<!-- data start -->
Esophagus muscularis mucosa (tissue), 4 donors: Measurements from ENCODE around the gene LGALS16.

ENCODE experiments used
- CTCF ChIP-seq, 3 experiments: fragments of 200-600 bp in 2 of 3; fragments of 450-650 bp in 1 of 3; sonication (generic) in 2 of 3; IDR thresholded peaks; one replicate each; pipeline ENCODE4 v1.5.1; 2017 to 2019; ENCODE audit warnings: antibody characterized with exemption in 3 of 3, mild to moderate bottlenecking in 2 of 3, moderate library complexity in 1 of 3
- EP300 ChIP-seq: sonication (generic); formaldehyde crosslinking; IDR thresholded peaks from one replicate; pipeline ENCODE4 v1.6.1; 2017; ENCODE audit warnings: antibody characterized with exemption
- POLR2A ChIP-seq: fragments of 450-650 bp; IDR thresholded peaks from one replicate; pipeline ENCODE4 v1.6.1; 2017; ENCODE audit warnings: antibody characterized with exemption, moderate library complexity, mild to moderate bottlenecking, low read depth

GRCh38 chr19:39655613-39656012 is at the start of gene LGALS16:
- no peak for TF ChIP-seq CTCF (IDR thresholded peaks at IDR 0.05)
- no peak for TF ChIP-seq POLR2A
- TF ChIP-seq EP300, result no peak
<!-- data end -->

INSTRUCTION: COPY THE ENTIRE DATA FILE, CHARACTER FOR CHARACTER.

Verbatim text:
Esophagus muscularis mucosa (tissue), 4 donors: Measurements from ENCODE around the gene LGALS16.

ENCODE experiments used
- CTCF ChIP-seq, 3 experiments: fragments of 200-600 bp in 2 of 3; fragments of 450-650 bp in 1 of 3; sonication (generic) in 2 of 3; IDR thresholded peaks; one replicate each; pipeline ENCODE4 v1.5.1; 2017 to 2019; ENCODE audit warnings: antibody characterized with exemption in 3 of 3, mild to moderate bottlenecking in 2 of 3, moderate library complexity in 1 of 3
- EP300 ChIP-seq: sonication (generic); formaldehyde crosslinking; IDR thresholded peaks from one replicate; pipeline ENCODE4 v1.6.1; 2017; ENCODE audit warnings: antibody characterized with exemption
- POLR2A ChIP-seq: fragments of 450-650 bp; IDR thresholded peaks from one replicate; pipeline ENCODE4 v1.6.1; 2017; ENCODE audit warnings: antibody characterized with exemption, moderate library complexity, mild to moderate bottlenecking, low read depth

GRCh38 chr19:39655613-39656012 is at the start of gene LGALS16:
- no peak for TF ChIP-seq CTCF (IDR thresholded peaks at IDR 0.05)
- no peak for TF ChIP-seq POLR2A
- TF ChIP-seq EP300, result no peak